by Francesca Fontana | The Register-Guard
With a few hours’ preparation, about 1,000 protesters gathered on the steps of the federal courthouse in Eugene on Sunday to rally against President Trump’s executive order seeking “extreme vetting” for people from seven predominantly Muslim nations.
The order, which restricts entry for 90 days and suspends the U.S. refugee program for 120 days, led to chaos at the nation’s airports Saturday, which in turn resulted in large, spontaneous demonstrations. Travelers from the nations named in the order were detained by the travel ban, some threatened with deportation back to war zones.
U.S. District Judge Ann Donnelly in New York issued an emergency order Saturday night that temporarily blocked deportation of people with valid visas and who arrived after the travel ban went into effect. But confusion remained Sunday about who could stay and who will be kept out of the country in the near future.
Karen Kelsky said she and her friends in the local activist organization Take Action! Eugene put the protest event together in less than 12 hours, having started preparations around “dinner time Saturday.”
“When I first heard (of the travel ban), I was shocked and appalled,” Kelsky said. “A ban against immigration of any kind is absolutely unconstitutional … and un-American.”
Kelsky said that as a Jew, a grandchild of immigrants from eastern Europe and the mother of biracial children whose father is an immigrant with a green card, she just had to do something.
“I’ve never organized anything like this before,” she said. “I couldn’t be silenced.”
As she addressed the crowd in her opening statement Sunday, she said that now is not the time to be passive.
“We must look to the lessons of history,” she said. “There is no time to wait and see.”
Immigrants and scholars from the Middle East already have been affected by Trump’s order, she said.
“There are thousands of Muslims here (who are) an essential part of the university community,” she said, and many of them who have left to do their research or to visit family abroad are now trapped.
“The academic world was instantly impacted,” she said.
University of Oregon President Michael Schill released a statement Sunday afternoon, saying that the university is troubled by the executive order: “The UO is proudly committed to welcoming talented individuals from all countries to study, teach, and carry out research and scholarship on our campus,” he wrote. “We stand with the Association of American Universities in supporting a visa system that ‘prevents entry by those who wish to harm us, while maintaining the inflow of talent that has contributed so much to our nation.’”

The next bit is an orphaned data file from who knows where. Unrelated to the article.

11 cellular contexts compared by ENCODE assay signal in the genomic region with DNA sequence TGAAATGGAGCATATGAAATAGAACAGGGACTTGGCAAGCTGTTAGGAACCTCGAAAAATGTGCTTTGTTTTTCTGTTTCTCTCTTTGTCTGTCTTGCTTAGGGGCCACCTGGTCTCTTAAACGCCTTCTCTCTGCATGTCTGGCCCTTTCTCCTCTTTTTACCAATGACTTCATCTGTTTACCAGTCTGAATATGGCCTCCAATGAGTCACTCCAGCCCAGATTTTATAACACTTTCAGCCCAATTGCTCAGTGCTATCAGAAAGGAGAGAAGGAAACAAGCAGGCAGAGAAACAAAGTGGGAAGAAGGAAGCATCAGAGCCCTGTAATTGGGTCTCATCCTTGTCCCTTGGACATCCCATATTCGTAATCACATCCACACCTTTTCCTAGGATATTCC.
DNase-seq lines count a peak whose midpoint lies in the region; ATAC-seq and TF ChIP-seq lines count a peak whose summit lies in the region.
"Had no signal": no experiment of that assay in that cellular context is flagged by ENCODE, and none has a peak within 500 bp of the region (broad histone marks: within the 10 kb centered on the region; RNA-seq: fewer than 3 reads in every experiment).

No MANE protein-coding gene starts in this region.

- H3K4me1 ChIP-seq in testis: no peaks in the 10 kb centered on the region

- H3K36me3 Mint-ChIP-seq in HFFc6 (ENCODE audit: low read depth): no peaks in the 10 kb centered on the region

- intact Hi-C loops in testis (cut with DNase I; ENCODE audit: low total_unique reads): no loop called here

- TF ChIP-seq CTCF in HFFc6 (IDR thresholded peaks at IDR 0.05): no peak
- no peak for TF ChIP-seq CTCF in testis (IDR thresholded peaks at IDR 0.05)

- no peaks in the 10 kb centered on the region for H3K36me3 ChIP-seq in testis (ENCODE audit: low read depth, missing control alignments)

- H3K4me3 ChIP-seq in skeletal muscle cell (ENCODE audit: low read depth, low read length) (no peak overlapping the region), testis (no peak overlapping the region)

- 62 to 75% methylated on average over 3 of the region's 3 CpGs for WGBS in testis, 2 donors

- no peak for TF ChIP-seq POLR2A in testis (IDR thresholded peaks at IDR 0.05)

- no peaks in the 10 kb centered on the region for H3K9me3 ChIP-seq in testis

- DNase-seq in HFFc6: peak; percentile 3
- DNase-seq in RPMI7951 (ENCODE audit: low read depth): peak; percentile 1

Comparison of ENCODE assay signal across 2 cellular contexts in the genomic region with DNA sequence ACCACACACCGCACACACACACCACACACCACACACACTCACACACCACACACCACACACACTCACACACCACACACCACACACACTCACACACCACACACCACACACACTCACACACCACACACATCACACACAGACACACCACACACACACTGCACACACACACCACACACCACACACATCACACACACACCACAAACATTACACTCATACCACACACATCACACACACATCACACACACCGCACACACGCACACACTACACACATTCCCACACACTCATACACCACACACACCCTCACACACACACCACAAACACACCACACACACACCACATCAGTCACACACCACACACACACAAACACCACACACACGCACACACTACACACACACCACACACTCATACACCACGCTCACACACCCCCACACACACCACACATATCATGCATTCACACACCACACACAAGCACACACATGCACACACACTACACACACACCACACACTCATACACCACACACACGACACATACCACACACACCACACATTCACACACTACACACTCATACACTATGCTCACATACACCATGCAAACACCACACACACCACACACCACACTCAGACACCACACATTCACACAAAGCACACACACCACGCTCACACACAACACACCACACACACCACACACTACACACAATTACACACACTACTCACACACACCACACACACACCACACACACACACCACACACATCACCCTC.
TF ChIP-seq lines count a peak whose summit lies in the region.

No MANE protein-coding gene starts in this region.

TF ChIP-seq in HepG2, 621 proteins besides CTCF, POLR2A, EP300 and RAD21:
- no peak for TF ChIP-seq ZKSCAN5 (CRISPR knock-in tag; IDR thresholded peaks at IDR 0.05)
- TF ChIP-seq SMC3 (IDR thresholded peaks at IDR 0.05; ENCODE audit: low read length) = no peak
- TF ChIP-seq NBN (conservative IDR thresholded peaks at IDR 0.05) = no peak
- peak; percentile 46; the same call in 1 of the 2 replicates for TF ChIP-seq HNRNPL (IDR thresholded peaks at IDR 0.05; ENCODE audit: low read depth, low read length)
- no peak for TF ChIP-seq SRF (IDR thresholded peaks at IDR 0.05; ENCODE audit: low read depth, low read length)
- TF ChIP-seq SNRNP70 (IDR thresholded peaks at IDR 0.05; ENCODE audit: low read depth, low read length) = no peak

Possible bias crime
The rally was scheduled at the courthouse from noon to 2 p.m. Sunday and did not include plans for a march.
However, about 150 protesters started an unscheduled march through downtown, blocking streets. At one point they damaged a truck parked at West 11th Avenue that was displaying a Trump flag.
Eugene police reported in a press release Sunday that “the flag was ripped off and partially burned. A tire on the vehicle was also punctured, and there was damage from people pounding on the hood. The driver was not harmed.” Police said they are investigating the incident as a possible bias crime. They asked witnesses to call 541-682-5111.
Kelsky confronted the group at Broadway Plaza who had marched the wrong way and were blocking traffic, asking them to join the rally back at the courthouse. The break-away crowd initially refused, but most of the people who had been walking with them instead followed Kelsky, and the rest of the group disbanded about a block away, with police following.
Immigrants and refugees addressed the crowd outside the courthouse during the rally.
Eugene resident Maha Khawaja said she heard about the rally three hours before it started. As an American citizen, she said she isn’t worried for herself, but she fears for the families who might be separated due to the travel ban.
“(What if someone) last week went to visit their family in Jordan, in Syria, in Yemen?” she said. “What’s going to happen to this family if the mother went to visit and she has children here? Separating families — since when is this American?”
Message of acceptance
Former Muslim Student Association president Haytham Abu Adel told the crowd that he originally is from Yemen, one of the countries affected by Trump’s travel ban, and came to Eugene five years ago. He said that the idea that all Muslims are terrorists is dangerous and simply untrue.
“I’m not here to kill you!” he said. “I’m here to love you!”
He had a message for President Trump: “America is great and will always be great by the people. … America is great because we accept one another.”
Hussain Rachou is living in Eugene while his wife and children are stuck in Dubai, still in the process of getting a visa.
“I don’t know if I’m going to see them anymore,” he said, his voice breaking.
A woman in the crowd shouted reassurance: “You will see them again, because we will overcome this!”
As Rachou waved to the crowd and made a peace sign, the crowd began to chant.
“We are with you! We are with you! We are with you!”